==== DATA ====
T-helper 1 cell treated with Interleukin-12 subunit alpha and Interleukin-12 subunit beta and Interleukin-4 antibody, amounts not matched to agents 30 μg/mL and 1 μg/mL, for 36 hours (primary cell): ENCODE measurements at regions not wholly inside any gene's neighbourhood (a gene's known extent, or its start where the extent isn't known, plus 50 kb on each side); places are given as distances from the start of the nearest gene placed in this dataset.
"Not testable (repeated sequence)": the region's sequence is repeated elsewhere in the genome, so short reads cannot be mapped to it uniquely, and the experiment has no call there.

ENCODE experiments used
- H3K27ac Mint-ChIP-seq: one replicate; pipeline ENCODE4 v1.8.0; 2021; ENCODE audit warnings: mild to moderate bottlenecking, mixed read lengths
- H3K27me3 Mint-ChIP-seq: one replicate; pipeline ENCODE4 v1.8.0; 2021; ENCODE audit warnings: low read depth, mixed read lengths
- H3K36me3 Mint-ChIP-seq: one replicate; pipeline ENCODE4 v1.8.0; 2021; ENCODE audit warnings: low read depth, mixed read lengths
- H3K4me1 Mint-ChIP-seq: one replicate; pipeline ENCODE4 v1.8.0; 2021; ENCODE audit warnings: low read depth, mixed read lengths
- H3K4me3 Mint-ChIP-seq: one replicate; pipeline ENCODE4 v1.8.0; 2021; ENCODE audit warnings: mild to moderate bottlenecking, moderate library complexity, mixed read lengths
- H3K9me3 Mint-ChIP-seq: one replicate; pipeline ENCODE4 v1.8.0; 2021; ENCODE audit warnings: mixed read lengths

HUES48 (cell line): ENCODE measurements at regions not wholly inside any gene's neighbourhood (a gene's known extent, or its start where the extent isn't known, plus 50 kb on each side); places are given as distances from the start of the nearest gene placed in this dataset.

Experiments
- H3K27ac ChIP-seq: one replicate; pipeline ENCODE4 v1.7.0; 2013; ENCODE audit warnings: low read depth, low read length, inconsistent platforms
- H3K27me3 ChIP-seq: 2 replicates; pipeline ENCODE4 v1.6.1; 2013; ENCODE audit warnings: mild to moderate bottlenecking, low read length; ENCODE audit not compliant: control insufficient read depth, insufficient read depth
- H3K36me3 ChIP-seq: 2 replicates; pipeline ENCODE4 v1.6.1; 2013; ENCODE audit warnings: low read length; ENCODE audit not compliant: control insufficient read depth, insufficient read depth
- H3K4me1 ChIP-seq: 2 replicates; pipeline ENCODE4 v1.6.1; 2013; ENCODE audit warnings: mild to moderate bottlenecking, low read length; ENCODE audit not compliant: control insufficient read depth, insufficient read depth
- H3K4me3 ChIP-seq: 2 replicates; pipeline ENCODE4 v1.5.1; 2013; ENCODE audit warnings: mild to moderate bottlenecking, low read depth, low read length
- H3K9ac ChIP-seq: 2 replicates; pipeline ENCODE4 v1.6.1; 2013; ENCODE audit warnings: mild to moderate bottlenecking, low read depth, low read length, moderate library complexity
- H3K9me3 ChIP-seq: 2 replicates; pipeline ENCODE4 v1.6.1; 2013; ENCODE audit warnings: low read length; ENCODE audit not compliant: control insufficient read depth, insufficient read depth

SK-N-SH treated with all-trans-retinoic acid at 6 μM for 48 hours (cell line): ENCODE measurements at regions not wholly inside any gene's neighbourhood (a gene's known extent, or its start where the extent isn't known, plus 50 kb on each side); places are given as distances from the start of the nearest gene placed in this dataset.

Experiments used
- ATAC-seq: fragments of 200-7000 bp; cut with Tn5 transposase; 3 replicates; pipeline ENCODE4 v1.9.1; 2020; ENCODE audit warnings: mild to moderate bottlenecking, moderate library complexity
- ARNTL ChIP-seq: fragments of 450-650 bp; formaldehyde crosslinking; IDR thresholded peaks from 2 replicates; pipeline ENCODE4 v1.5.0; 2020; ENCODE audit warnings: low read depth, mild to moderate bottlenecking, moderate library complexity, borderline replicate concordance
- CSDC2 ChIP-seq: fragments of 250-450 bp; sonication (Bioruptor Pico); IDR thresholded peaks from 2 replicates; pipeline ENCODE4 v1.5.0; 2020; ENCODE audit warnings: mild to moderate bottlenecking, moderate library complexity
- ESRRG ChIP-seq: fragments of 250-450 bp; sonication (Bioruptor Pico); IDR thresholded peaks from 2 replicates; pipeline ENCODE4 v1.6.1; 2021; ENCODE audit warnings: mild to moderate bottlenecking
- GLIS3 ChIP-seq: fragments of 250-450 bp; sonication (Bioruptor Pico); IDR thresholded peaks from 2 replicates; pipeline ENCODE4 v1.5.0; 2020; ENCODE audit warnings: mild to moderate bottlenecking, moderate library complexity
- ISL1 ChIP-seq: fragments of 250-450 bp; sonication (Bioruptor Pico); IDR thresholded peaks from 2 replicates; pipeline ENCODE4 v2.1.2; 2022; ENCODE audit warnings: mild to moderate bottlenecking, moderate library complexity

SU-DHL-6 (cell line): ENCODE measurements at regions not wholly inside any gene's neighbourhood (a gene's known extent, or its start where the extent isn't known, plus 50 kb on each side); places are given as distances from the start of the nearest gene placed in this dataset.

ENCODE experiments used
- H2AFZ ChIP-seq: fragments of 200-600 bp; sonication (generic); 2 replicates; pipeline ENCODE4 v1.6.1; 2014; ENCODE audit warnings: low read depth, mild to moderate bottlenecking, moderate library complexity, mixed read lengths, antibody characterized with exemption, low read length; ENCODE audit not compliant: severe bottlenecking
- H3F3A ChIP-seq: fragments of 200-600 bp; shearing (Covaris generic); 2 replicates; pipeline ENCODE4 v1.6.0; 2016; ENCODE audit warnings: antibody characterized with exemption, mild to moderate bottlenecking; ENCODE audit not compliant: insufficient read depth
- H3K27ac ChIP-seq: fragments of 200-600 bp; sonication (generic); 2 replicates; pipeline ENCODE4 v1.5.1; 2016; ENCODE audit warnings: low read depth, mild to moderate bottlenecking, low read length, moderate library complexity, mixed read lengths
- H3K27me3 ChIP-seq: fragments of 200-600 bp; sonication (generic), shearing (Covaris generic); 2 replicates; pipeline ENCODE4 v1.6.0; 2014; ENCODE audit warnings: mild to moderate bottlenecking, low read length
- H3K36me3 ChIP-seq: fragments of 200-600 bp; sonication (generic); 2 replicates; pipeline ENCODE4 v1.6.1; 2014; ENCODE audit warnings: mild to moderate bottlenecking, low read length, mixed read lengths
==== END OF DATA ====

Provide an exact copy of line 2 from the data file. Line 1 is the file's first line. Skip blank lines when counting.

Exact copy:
"Not testable (repeated sequence)": the region's sequence is repeated elsewhere in the genome, so short reads cannot be mapped to it uniquely, and the experiment has no call there.